Introduction: Worm Bins - Vermi-composting With Rabbits

I completed this simple project for an Environmental Anthropology class, and designed it to work with a Rabbit Hutch in order to take advantage of the rabbit's feces as part of the composting process. I chose a layered design in order to accommodate for food at various levels of disintegration, and made the dimensions to fit the rabbit hutch. A composter of this size is able to cope with the food waste of our three-person house, but may not need to be so big if you cook infrequently. 

Step 1: Materials

You will need;

2"x 2"x 8 (2)
1"x 6"x 8 (5)
Screws 2" (60)
Washers (60)
2' x 12' x 1/4" gauge Hardware Cloth
Staples

Tools:

Saw
Drill
Drill bit to pre-drill screws
Right Angle
Measuring Tape
Staple Gun

Step 2: Cutting

I designed this to fit into the 3'9" x 1'9" space underneath a rabbit hutch to take advantage of their waste, but dimensions of 4' x 2' will work as well and not waste small bits of wood.

2"x 2"x 8 (2)
C - Cut these into twelve 5.5" sections to allow the boards to sit without the corner joints interfering with one another.
D - Cut these into three crossbeams that will each be 1'6" long.

1"x 6"x 8 (5)
A/B - Cut these into six 1'6" long sections (A), and six 3'9" long sections (B).

Screws and Washers 
Pre-drill every screw and apply a washer to ensure strength. 

Hardware Cloth 1/4" gauge
This will need to be cut into three four foot long sections.

Step 3: Assembly

Finish the project by putting the screws into their correct predrilled location and attaching the hardware cloth.

For each joint, pass a screw through the bottom and top of the end of the 3'9" plank and into the but of the 1'6" plank. Then place the six inch bracing 2"x 2" into the joint, and screw two screws from the 1'6" plank into it, just a little inside the initial two screws. Place a final screw through the 3'9" board and into the brace in between the second two screws. Repeat this process for all four corners. Although this should provide enough strength against twisting, the hardware cloth will provide much more once it has been attached.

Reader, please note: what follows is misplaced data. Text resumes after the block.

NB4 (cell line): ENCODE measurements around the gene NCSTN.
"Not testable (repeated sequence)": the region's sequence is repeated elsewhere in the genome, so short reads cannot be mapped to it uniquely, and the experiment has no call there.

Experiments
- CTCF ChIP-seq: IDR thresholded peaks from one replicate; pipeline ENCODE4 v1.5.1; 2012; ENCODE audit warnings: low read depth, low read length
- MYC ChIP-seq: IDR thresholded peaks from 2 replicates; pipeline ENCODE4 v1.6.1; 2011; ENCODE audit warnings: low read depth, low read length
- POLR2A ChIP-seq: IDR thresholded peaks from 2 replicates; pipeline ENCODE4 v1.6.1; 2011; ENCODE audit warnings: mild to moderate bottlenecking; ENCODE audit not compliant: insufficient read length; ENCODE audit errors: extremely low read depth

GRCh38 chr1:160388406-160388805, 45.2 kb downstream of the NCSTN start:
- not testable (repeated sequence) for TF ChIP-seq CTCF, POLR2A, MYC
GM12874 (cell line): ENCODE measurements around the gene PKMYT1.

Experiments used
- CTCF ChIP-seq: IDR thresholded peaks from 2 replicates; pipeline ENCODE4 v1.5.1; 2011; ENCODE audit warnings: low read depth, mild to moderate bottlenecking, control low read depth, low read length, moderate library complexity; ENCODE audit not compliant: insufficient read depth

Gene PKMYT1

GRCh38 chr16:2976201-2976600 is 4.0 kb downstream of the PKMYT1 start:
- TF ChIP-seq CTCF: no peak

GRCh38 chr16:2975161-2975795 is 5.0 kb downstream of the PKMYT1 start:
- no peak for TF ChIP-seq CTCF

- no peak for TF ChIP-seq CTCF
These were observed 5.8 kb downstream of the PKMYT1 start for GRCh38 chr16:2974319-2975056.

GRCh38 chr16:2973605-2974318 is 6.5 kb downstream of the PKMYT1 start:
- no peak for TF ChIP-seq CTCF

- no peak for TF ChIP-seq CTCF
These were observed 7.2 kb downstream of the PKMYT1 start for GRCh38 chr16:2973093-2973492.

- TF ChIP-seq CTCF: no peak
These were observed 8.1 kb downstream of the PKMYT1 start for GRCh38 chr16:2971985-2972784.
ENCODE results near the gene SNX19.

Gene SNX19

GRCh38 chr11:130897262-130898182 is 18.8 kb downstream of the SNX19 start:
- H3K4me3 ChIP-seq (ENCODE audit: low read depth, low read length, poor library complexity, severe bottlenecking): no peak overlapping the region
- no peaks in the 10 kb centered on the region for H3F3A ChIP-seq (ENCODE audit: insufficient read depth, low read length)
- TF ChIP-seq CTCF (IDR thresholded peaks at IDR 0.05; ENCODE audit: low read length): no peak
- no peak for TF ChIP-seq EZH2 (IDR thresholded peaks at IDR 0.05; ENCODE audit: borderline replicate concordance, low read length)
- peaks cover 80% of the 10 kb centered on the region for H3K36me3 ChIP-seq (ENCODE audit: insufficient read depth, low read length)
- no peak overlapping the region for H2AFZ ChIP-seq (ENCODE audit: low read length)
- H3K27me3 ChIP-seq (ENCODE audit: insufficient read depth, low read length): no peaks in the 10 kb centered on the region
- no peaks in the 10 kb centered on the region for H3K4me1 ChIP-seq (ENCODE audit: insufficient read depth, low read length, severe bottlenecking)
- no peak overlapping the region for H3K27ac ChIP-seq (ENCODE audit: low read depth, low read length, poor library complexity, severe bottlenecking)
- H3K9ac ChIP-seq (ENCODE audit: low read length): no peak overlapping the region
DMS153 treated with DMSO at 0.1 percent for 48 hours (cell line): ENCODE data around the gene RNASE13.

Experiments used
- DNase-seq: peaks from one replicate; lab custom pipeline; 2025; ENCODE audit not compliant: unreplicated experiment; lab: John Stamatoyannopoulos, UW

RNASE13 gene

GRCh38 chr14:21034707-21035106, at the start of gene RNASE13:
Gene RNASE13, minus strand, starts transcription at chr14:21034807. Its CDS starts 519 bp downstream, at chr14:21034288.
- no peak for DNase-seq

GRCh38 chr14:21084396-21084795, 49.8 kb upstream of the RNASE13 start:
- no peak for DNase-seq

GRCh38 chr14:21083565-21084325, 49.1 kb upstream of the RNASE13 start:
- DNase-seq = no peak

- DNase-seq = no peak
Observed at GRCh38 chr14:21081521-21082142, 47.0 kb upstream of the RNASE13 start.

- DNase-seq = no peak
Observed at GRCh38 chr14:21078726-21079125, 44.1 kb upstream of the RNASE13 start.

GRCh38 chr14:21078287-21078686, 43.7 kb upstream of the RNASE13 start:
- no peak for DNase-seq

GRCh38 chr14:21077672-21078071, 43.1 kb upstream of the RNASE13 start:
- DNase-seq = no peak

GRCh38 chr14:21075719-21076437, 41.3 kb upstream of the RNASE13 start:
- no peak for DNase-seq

Staple the hardware cloth into the bottom of the box, such that the staples hold the cloth into the insides of the lower inch of the container. You may need to cut the cloth to fit the corners more precisely. 

Then pass one screw through the middle of each 3'9" plank about 1" from the bottom, and into the but of the central crossbeam. Repeat on the other side. Do this such that looking from above, the beam is over the mesh and secures the mesh by sandwiching it between the beams ends and the planks. Lastly, staple the cloth into the bottom of the crossbeam to provide extra strength. 

Repeat this process for the other two identical sections.

Step 4: Use

Insert worms and organic material and stack the flats on one another. A ratio of one part dry organic matter (leaves, shredded paper, hay etc.) to one part wet organic matter (vegetable food scraps, fresh lawn clippings etc.) is ideal. If grubs appear, this indicates that the composition is too moist and more dry matter must be mixed in to eliminate the problem. If ants appear or the contents appear dry and crumbly, this indicates that the mixture is too dry and water or more organic material will solve the problem. Check on the worms at least once a week, and rotate the most composted layer to the top to allow the worms to work their way downward and leave the material free for use. No mixing of the components is required if you layer the materials evenly as you put them into the bin.

Comments

author
Danger+is+my+middle+name made it!(author)2014-05-16

Vermiculture is so easy and a great way to make compost for your garden!

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